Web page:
FUBAR'd UId/GId Assignments, that wouldn't be much different in Terms of
"should I worry" ...) At least in SunOS, there's an Option "only do as
if" to 'shutdown', maybe someone put too much Trust into such an Option
not to disrupt anything? OTOH, are you running some Kind of automatic
Shutdown, as in a "Power Saver" or per a UPS S/W? (I'm somehow under the
Impression that such a Thing comes with Solaris' Default Config ...)

        * I have seen something like this if this is the case: I have sent a
shutdown message to the system but it would not shutdown because I had a
process running on my sybase database. I had to kill the shutdown
process because the shutdown would not take place. It was just sending
messages to the console - waiting for a process to shutdown. And the
system send out the shutdown message to the users.
There also was not any messages sent to the /var/adm/messages log. (I
just checked again to be sure)If this is your case - then it was not a
fake shutdown but for some reason the database will not shutdown with
processes running from a UNIX shutdown - I know that I can shutdown the
database if I log into the database and kill the processes running. Or
do a kill -9 database(PID) which is not what a shutdown
command does.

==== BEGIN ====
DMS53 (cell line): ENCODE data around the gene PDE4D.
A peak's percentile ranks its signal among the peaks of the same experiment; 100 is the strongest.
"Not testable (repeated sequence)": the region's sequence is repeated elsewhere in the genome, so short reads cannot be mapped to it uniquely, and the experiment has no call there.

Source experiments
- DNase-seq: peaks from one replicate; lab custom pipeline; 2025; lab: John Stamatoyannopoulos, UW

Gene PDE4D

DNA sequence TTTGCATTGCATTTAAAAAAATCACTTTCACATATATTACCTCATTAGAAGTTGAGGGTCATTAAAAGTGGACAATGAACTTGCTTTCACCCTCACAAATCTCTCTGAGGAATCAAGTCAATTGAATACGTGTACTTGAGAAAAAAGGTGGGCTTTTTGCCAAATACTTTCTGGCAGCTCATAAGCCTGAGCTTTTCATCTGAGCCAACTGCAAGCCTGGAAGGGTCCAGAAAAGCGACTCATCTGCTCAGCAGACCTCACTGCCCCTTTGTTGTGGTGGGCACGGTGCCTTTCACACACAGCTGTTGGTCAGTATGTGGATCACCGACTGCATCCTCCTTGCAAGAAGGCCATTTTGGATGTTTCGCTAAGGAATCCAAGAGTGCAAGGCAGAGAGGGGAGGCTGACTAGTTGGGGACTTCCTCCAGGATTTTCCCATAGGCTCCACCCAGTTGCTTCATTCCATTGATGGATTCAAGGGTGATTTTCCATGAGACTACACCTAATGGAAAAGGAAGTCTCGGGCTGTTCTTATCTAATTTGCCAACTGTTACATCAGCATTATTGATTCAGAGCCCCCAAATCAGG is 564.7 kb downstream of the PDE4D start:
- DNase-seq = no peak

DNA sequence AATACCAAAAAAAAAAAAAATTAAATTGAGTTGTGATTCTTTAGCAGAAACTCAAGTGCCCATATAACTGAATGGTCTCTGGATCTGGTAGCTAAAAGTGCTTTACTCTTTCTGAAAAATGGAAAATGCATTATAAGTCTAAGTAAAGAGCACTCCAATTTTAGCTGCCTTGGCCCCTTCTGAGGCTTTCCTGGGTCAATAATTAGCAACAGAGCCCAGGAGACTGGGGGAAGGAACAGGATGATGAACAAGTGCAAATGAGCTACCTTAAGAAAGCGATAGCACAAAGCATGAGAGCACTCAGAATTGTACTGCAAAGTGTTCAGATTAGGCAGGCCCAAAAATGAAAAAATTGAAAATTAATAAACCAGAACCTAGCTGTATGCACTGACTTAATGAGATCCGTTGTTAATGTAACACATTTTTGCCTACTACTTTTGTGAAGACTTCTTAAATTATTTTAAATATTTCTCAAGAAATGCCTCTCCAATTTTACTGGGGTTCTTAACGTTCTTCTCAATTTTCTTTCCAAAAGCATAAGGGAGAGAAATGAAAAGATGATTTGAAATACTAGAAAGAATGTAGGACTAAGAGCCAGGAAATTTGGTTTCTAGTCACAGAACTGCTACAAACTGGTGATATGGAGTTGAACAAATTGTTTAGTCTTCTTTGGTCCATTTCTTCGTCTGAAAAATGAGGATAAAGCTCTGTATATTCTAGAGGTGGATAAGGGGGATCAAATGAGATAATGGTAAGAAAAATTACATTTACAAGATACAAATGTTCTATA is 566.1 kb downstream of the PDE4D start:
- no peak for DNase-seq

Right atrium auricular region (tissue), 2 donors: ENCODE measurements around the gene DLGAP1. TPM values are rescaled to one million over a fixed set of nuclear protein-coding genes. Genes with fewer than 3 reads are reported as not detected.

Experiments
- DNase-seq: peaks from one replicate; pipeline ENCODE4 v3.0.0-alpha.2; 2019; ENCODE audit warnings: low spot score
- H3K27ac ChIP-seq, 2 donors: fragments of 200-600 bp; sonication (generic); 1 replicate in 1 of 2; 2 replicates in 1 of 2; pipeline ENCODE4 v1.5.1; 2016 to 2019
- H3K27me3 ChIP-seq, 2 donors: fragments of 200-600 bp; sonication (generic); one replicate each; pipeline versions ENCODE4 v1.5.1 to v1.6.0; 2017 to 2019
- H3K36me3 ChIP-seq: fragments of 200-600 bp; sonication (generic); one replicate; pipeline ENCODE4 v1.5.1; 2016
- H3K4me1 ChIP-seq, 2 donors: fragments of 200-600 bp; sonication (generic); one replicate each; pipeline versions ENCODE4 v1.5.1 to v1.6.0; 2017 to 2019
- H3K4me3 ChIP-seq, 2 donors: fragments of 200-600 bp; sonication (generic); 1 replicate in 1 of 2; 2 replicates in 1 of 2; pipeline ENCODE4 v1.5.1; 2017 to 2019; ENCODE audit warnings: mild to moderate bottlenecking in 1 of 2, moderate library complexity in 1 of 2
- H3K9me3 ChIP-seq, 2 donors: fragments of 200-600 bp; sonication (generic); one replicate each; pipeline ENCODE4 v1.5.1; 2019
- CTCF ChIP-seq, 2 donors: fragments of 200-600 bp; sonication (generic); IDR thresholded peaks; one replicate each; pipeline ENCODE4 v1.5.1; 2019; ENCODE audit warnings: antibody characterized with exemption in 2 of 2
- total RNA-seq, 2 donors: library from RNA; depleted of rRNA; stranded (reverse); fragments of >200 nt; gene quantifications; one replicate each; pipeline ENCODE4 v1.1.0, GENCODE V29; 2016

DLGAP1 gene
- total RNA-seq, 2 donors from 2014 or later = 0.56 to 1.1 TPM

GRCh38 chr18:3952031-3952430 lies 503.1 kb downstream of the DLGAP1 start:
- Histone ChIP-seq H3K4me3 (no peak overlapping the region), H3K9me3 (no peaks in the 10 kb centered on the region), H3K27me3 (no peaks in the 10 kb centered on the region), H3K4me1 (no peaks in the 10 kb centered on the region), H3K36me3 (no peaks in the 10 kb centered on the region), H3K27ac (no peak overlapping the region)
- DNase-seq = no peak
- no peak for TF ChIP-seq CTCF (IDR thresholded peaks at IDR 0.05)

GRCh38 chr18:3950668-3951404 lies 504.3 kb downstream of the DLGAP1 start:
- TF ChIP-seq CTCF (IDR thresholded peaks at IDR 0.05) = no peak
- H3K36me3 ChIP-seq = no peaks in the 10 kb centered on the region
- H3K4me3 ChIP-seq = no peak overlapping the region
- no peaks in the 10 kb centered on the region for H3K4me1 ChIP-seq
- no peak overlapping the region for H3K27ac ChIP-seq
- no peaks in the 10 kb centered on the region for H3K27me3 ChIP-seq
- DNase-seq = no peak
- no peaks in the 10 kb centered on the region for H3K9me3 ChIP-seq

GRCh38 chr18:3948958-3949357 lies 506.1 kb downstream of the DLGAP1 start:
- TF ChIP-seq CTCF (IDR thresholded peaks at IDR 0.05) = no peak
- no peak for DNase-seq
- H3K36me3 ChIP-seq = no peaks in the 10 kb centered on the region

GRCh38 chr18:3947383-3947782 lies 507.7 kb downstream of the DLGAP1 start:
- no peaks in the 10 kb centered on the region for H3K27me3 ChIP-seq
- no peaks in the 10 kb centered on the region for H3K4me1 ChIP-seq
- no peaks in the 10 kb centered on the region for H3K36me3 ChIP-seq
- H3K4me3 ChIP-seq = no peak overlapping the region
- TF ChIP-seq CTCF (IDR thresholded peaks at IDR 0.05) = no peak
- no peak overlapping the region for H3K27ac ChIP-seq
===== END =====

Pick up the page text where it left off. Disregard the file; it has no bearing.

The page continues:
*I have a couple of ideas: The message bit is an easy thing to
accomplish (wall -a) from any telnet session would do it. As for the
telnet sessions closing, someone would need root permissions to do it.
Check to make sure that kill does not have its UID bit
-rwsr-xr-x. One thing you could do is turn on system accounting and let
it run for a little while. This will give you an idea of what is being
run on your
system and by which users. Also consider changing the root password in
case it was accidentally leaked. Mind you if you want to catch the
person doing it, I would just turn on system accounting and not change
anything else on the system. That way the next time something like this
happens, you would catch the culprit.

        *In my last job, we had a similar thing happen on a SunOS host. Turned
out to be a DBA that had su-ed to userid "oracle" and was trying to shut
down a database. He hadn't started up sqldba, just typed "shutdown" at
the shell prompt, and because "oracle" was in group "operator", the
thing actually shut down to single user mode. I happened to look over
when one of the SunOS machines beside me beep-ed with the wall message
saying the machine was shutting down.

Original Request:

We had a situation which occurred this morning in which a system
shutdown message was sent to all users and then all telnet sessions were
terminated. The system did not go down. The databases and user
applications were still running. The users that were logged in at the
time were familiar users. The root password is restricted to the Tech
Team. I called Sun service and they said that the only way for this to
happen is that someone having root privileges issued a shutdown - (they
also said that maybe the shutdown was terminated due to a process not
allowing the shutdown to finish). We did not see evidence of a shutdown
not being able to complete. Any ideas?

Yvonne Herman